G.K. India - Online Study

Study Notes and Chapters for General Knowledge - Online Preparation for Bank Exams


General Knowledge of current affairs and ancient India is an important section for high scoring in Bnak PO and Clerical Exams for SBI, RBI, RRB and IBPS. In this section we try to cover the ancient Indian History and some ancient Indian General Knowledge likely to be asked in Bank Exams of India for SBI and IBPS. Free study notes and PDF downloads for General Knowledge of India are also available under the links given in this section. Again this is not analyticl study or mathematical appliction, so it becomes very easy to score high i Bnak Exams if GK is strongly prepared.

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Muslim Invasions


8.  Muslim Invasions

8.1. Timeline



997 AD: Mahmud of Ghazni raids northern India

998 AD: Mahmud of Ghazni conquers the area of Punjab

1192 AD: Mohammad of Ghori defeats Prithvi Raj, captures Delhi and establishes a Muslim sultanate at Delhi

1206 AD: The Ghurid prince Qutub-ud-din Aibak becomes the first sultan of Delhi 1250 AD: Chola dynasty comes to an end

1290 AD: Jalal ud-Din Firuz establishes the Khilji sultanate at Delhi

1325 AD: The Turks invade and Muhammad bin Tughlaq becomes sultan of Delhi

1343 AD: The southern kingdom builds its capital at Vijayanagar (Hampi)

1345 AD: Muslim nobles revolt against Muhammad bin Tughlaq and declare their independence from the Delhi sultanate. The Bahmani kingdom is established in the Deccan.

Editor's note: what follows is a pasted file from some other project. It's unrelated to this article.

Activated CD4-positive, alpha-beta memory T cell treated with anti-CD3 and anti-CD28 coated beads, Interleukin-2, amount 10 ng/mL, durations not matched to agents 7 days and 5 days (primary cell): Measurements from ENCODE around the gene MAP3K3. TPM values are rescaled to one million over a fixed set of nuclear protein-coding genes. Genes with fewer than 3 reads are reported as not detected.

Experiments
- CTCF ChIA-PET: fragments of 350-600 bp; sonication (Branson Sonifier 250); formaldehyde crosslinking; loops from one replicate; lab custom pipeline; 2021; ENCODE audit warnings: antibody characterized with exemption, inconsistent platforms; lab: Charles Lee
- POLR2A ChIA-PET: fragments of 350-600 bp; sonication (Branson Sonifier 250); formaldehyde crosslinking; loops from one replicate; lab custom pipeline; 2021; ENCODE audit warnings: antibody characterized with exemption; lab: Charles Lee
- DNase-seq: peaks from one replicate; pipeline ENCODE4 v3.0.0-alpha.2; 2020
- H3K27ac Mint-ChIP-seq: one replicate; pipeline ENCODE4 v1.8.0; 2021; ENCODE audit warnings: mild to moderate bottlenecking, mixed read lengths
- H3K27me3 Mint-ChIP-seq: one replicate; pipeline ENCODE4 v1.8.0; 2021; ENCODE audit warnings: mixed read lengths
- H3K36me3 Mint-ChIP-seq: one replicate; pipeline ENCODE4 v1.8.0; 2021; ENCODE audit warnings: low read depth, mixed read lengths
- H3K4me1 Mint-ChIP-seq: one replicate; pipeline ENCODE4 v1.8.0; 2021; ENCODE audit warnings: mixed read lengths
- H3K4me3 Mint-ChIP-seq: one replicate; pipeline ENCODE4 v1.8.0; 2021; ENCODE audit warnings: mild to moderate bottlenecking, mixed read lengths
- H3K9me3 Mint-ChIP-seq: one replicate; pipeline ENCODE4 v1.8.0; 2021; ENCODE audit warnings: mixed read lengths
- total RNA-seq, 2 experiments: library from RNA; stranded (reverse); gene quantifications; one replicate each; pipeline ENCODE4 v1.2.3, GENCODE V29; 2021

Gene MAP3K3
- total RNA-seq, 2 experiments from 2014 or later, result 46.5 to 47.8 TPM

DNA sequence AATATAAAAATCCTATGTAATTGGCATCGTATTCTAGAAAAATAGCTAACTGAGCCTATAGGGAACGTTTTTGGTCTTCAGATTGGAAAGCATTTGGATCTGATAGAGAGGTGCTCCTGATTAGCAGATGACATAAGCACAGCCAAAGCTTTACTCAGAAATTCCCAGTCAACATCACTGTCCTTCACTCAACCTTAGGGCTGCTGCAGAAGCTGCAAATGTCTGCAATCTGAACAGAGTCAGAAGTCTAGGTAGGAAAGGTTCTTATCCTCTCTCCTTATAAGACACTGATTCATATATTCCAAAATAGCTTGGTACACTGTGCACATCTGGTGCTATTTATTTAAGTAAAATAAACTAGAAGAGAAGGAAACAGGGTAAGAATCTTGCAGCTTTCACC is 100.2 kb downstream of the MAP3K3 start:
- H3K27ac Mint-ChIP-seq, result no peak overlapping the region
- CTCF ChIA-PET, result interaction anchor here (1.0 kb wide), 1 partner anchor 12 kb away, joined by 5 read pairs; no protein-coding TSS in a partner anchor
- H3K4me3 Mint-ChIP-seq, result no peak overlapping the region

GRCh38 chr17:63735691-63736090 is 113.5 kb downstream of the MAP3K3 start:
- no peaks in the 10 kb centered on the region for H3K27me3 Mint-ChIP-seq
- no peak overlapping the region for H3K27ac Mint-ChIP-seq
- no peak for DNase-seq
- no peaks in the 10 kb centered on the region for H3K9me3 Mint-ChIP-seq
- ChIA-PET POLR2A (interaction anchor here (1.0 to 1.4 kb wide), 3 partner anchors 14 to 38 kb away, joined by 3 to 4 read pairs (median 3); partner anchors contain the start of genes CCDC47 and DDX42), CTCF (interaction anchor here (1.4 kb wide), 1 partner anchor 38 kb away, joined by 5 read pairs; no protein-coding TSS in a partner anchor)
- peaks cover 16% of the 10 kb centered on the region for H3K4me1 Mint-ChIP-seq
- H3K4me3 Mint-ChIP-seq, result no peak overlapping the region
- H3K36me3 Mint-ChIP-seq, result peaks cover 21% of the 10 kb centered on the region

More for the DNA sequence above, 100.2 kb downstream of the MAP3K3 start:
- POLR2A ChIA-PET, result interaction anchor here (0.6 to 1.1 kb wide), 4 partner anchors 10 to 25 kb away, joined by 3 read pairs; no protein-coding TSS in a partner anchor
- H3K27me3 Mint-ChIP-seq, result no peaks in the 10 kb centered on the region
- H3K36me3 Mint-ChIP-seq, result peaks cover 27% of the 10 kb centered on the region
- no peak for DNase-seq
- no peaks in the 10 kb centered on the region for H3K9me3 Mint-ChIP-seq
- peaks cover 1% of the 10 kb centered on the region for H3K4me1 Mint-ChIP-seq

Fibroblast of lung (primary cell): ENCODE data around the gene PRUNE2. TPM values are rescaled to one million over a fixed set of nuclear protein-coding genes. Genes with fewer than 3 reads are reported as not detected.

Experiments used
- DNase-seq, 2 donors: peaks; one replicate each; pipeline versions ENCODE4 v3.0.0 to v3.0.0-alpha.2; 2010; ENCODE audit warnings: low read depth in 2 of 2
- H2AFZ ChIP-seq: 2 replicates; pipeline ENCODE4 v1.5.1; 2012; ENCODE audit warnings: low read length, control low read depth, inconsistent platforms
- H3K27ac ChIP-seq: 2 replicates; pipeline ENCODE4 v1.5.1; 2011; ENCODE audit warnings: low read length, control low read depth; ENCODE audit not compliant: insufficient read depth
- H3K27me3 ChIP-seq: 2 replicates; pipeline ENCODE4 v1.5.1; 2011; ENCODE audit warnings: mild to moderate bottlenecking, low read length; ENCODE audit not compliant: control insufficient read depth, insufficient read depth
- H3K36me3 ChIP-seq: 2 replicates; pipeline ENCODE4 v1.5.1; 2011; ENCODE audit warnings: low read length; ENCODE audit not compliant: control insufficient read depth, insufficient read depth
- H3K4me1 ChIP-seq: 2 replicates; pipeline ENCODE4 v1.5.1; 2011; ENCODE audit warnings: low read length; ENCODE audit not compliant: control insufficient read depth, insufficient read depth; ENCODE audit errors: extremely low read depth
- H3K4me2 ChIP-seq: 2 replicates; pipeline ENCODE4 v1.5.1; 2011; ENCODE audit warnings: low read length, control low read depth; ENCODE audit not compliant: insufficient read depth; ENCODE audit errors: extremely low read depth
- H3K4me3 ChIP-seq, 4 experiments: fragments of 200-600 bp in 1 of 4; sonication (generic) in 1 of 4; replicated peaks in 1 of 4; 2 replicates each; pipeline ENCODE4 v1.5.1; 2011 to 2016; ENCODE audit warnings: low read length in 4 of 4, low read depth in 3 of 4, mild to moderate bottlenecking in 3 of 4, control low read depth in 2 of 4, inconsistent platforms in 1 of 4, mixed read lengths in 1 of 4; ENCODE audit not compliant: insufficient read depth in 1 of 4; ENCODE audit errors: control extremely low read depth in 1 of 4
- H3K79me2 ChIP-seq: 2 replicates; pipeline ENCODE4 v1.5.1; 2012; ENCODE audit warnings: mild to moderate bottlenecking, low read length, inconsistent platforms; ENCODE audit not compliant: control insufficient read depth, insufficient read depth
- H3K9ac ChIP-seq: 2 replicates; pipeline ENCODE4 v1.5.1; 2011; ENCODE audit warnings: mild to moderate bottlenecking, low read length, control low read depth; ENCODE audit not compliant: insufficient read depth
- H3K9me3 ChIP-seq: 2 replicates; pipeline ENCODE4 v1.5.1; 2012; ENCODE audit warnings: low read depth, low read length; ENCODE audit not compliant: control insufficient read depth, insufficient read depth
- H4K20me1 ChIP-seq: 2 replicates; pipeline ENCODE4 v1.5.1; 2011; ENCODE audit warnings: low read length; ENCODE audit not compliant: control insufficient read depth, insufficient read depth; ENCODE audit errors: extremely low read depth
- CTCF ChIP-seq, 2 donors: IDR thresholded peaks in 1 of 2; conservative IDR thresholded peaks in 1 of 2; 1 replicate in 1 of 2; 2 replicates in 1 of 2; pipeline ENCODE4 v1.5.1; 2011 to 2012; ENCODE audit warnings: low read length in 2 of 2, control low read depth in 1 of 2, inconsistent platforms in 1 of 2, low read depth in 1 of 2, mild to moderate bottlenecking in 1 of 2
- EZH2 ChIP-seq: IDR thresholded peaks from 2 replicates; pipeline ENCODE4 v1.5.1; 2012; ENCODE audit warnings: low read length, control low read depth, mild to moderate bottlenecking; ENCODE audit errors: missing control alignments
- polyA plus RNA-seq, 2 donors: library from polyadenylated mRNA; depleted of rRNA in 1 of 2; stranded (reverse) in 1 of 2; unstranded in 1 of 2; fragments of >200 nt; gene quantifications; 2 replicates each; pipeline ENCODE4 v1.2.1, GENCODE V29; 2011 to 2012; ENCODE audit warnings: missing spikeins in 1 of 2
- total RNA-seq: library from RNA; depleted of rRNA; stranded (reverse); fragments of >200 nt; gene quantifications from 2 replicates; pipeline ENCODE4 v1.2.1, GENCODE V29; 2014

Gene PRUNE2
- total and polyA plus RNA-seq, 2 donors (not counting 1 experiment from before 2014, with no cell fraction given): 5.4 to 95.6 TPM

1370 AD: Vijayanagar kingdom takes over the Muslim sultanate of Madura in Tamil Nadu

1490 AD: Guru Nanak Dev Ji establishes Sikhism and the city of Amritsar


8.2. Mahmud of Ghazni (North) was the most prominent ruler of the Persian Ghaznavid dynasty of Turkic origin and ruled from 997 until his death in 1030. Mahmud turned the former provincial city of Ghazni (now in Afghanistan) into the wealthy capital of an extensive empire which extended from Afghanistan into most of Iran as well as Pakistan and regions of North-West India.

Mahmud  then  set  out  on  regular  expeditions  against them, leaving the conquered kingdoms in the hands of Hindu vassals (is one who enters into mutual obligations with a monarch) annexing only the Punjab region. He also vowed to raid India every year.The Indian kingdoms of Nagarkot, Thanesar, Kannauj, Gwalior, and Ujjain were all conquered  and  left  in  the  hands  of  Hindu,  Jain  and Buddhist Kings as vassal states and he was pragmatic enough not to shirk making alliances and enlisting local peoples into his armies at all ranks.


The later invasions of Mahmud were specifically directed to temple towns as Indian temples were depositories of great wealth and the economic and ideological centers of gravity for the Hindus. Destroying them would destroy the will power of the Hindus attacking  the  Empire  since  Mahmud  never  kept  a  permanent  presence  in  the
Subcontinent; Nagarkot, Thanesar, Mathura, Kanauj, Kalinjar and Somnath were all thus raided. Mahmud's armies stripped the temples of their wealth and then destroyed themat Varanasi, Ujjain, Maheshwar, Jwalamukhi, Narunkot and Dwarka. During the period of Mahmud invasion, the Sindhi Swarankar Community and other Hindus who escaped conversion fled from Sindh to escape sectarian violence, and settled in various villages in the district of Kutch, in modern-day Gujarat, India.